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Summary:

It was only ever a matter of time — while difficult to confirm, it looks like the AACS DRM meant to protect HD-DVDs (and Blu-Ray disks) from unlicensed copying has been cracked. The tale of Muslix64 is particularly entertaining, as is the rockin’ YouTube movie demonstrating […]

It was only ever a matter of time — while difficult to confirm, it looks like the AACS DRM meant to protect HD-DVDs (and Blu-Ray disks) from unlicensed copying has been cracked. The tale of Muslix64 is particularly entertaining, as is the rockin’ YouTube movie demonstrating the command line program in action.

December 6:

I just bought a HD-DVD drive to plug on my PC, and a HD movie, cool! But when I realized the 2 software players on windows don’t allowed me to play the movie at all, because my video card is not HDCP compliant and because I have a HD monitor plugged with DVI interface, I started to get mad… This is not what we can call “fair use”! So I decide to decrypt that movie. I start reading the AACS specification I have found on the net. I estimate it will take me about 4 weeks of full time job to decrypt that. I was wrong, it was in fact, easy…

In order to watch a copy of Kubrick’s Full Metal Jacket, someone went from frustrated customer to DRM cracker in what appears to be a few days. While it’s clearly an advanced-user method at this point, it could be the start of something bigger. According to the reports, the crack is an open source Java application, and it’s been tested with the external XBox 360 HD-DVD drive. Engadget is testing the crack. An update to version 1.0 has been announced for Jan. 2.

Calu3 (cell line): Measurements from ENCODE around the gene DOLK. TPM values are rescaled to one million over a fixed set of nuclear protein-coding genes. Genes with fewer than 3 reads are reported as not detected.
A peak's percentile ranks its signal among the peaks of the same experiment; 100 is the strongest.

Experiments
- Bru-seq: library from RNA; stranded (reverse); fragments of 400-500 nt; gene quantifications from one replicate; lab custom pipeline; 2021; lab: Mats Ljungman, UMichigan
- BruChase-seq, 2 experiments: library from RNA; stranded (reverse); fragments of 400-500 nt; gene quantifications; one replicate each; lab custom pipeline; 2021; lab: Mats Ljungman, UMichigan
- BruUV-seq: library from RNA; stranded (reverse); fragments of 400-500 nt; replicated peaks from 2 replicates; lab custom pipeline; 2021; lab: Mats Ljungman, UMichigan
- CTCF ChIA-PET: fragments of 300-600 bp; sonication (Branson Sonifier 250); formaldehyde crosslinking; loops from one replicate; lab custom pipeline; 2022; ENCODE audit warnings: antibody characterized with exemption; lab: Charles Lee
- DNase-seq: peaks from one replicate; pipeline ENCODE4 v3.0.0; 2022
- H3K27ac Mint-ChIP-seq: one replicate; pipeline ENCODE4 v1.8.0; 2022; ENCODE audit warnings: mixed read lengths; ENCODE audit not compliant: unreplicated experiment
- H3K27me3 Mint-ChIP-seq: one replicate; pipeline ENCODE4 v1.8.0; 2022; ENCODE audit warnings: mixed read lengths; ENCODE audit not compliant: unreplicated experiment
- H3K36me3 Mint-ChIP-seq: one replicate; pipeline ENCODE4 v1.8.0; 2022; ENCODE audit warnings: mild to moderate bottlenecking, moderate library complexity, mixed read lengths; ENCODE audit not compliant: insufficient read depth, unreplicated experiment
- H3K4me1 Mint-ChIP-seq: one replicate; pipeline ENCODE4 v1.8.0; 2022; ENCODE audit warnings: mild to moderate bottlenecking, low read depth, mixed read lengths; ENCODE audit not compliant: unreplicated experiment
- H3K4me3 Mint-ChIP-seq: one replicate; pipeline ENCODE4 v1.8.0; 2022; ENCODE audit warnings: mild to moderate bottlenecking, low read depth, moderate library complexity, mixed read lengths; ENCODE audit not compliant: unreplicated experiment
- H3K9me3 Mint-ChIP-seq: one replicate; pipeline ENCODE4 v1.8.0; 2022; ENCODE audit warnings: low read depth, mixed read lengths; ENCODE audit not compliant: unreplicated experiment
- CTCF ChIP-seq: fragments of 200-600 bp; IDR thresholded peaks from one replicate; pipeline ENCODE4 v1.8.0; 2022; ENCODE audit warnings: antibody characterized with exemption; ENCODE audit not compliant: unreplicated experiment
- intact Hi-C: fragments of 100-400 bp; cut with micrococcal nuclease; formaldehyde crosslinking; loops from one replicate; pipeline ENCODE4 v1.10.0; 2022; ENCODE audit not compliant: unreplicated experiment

1. […] The HDTV Blogger has found a tracker distributing the torrent of an HD version of the movie Serenity, resulting in an Internet-wide nerdgasm. The 19.6GB file is apparently in full 1080p resolution with Dolby 5.1 surround sound, and is playable in PowerDVD or WinDVD. This means that AACS is now officially obsolete — the encryption key for Serenity was posted in the BackupHDDVD thread a few days ago at the Doom 9 forums. […]

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  2. [...] was at the end of last year, the first chink in HD-DVD and BluRay discs’ AACS copy protection technology appeared. Then the first copies of HD-DVD and BluRay content popped up on file sharing networks and torrent [...]

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  3. [...] copy protection got cracked a good year ago; Blu-Ray promised Hollywood stronger protection with it’s own BD+ protection scheme. This [...]

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